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How once unreachable communities can then become reachable

Last Wednesday I participated in a 3 panel member webinar exploring “Impact of Covid-19 on Hispanic Communities”. The panel, moderated by a Latino doctor,  included 2 other Latino doctors and me. The target audience was health providers nationwide, especially those who don’t understand what’s up with their Latino patients. We panelists were all on the same page. The need to find more doorways to educate Latinos that preventative care is health. By the way, that’s a constant topic in my Tigre radio program. This to a community that is subject to misinformation and crazy stories on vaccine safety, not just Covid-19 but all vaccines, combined with a culture that does not include primary care as a norm. My part of the presentation discussing education to overcome barriers was based not only on my personal experience in health as well as being part of the Latino community, but also on other barrier research, like this from BMC Public Health.

My main points:

  • Providers: Streamline and simplify access. Do not require appointments, unless absolutely necessary. Permit at least some walk-ins. For appointments allow them by phone with a real human response and a bilingual option, avoiding voice mail.
  • Providers: Meet people where they live and work.
  • Providers: Engage your support staff trained in educating through cultural validation. Have them connect with community to be considerate and friendly and able to validate but also discuss anxiety about vaccination, well-child visits, PHE unwind, health concerns, etc. Don’t assume that community knows what they don’t know. This cultural validation and education could occur while community members are waiting to see the provider or, if a vax clinic, while the community member is sitting during the 15 minute post-vaccination wait.

Many clinicians, however, believe such education can be done adequately in the clinic. Thinking:  We’re good in our clinics. After all we see many Latinos there. There’s no need to invest in resources beyond the clinic and our clinic hours that are convenient for us.

By being siloed like that, those clinicians miss what they don’t see. They miss educating  those thousands not in their clinics that prevention is health. They miss building trust that, through actions, demonstrates a public health system that cares about everyone, not just those relatively few who come to their clinics. That failure is the heart of inequity in Colorado.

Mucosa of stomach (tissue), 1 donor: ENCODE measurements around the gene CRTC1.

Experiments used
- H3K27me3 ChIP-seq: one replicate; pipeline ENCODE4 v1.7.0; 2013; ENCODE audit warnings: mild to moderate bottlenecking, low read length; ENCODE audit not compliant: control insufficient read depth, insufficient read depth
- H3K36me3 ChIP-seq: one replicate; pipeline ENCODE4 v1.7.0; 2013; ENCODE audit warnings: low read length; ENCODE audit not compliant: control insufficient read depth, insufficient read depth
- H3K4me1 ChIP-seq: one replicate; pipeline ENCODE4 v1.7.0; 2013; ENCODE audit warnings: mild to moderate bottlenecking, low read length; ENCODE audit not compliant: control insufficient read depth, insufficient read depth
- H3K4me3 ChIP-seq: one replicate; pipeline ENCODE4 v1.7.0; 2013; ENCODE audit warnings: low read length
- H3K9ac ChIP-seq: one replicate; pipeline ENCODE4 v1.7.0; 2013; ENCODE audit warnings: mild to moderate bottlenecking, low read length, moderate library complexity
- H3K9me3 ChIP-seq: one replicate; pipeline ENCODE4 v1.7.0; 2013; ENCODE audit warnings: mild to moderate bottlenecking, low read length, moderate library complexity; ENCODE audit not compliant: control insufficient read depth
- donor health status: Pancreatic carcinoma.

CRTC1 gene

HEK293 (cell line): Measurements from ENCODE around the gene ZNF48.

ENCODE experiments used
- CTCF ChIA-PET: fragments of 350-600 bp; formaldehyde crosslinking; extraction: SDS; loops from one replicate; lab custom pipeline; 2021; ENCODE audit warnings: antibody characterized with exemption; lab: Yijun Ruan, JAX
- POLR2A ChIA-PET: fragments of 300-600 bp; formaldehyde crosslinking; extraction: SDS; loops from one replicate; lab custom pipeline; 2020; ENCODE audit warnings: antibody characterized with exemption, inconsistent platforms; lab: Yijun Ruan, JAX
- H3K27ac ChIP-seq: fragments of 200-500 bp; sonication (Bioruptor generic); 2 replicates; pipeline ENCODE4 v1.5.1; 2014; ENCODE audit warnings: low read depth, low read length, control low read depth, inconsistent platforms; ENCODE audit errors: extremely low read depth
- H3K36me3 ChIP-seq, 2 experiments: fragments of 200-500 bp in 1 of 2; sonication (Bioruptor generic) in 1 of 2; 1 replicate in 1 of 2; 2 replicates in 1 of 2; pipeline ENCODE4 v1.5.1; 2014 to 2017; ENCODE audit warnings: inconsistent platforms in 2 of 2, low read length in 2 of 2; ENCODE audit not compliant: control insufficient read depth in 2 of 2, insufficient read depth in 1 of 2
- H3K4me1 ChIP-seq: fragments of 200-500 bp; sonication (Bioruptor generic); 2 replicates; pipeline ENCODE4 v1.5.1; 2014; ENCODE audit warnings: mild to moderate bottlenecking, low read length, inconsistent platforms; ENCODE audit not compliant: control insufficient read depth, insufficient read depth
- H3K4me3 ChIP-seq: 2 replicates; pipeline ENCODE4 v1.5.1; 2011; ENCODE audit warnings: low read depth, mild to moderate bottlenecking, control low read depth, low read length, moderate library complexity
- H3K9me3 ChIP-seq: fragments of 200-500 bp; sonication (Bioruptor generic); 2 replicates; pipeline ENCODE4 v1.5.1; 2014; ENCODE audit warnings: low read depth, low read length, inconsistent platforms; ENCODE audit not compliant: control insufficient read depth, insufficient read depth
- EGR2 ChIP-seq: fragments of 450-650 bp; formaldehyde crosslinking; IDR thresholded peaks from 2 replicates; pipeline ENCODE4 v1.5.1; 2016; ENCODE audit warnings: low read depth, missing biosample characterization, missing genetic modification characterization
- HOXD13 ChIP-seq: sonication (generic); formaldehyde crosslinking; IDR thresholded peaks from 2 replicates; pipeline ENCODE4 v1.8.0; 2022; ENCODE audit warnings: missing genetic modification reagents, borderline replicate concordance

Advocating for the marginalized communities is a social responsibility even when it’s not profitable in the short term. Validating and respecting the culture but also educating through authentic community engagement is the only way to turn the negative equity direction around, our social responsibility in public health. At least I’ve seen no other Colorado public health alternatives promoted or practiced. Other than the same styles from 2019 when we didn’t have the Pandemic experience to show how serious the problem is. Have you?

That’s why I continue to promote and offer cultural validation training, like with the Grand County Public Health Department coming on August 29. I developed this course based not only on my past real life experience as a Latina immigrant with 2 children who was at one time in extreme poverty and marginalized herself, but also from what I learned organizing the 200+ vax clinics within the current marginalized Latino communities in the past 2 years. I share the perspectives and lessons learned from those experiences with providers and their staffs who’ve never had them. Teaching them how authentic engagement and cultural validation opens doors of communication that can melt mistrust in the communities they serve. How the trust that emerges builds the confidence that doesn’t exist right now in our health system. How once unreachable communities can then become reachable.


    • Our work in One School One Vaccination At a Time  continues. Latino and other kids of color, many unvaccinated, dominate the student bodies in most public schools in Metro Denver. That’s where we in public health should be (not just the clinics)! We’re lining up more schools this fall and into next year.
    • We continue to work with Latino families in focus groups to discern how HCPF Medicaid forms meant for Colorado’s Spanish language community can be better transcreated for understandability. In September we’ll review the Verification Checklist form.
    • Early Milestones Colorado, as part of its racial equity project, is sponsoring a webinar that the CEO of Colorado Access, Ms. Annie Lee, and I will be part of: Examining Latino Children’s Health and Health Care in Colorado. Come join us on Septembre 6 at 2:30pm. See attached flier. We’ll discuss research on health and health care outcomes among white and Latino children ages 0 to 8 in Colorado from 2016 to 2021 and what that means for today.Register here:
    • I outlined a number of speaking engagements in my last report. A new one I’ve been invited to is the Educating Children of Color summit at Colorado College in Colorado Springs on January 13, 2024. The theme is dismantling the cradle-to-prison pipeline for children of color and children in poverty through education.
    • Last week I was honored to receive the Association of Immunization Managers’ 2023 Immunization Champion Award for Colorado. I was especially grateful to be considered worthy to be in the company of so many state and other international vaccination champions! Our strategies might be different, but we have the same goals and can learn from each other!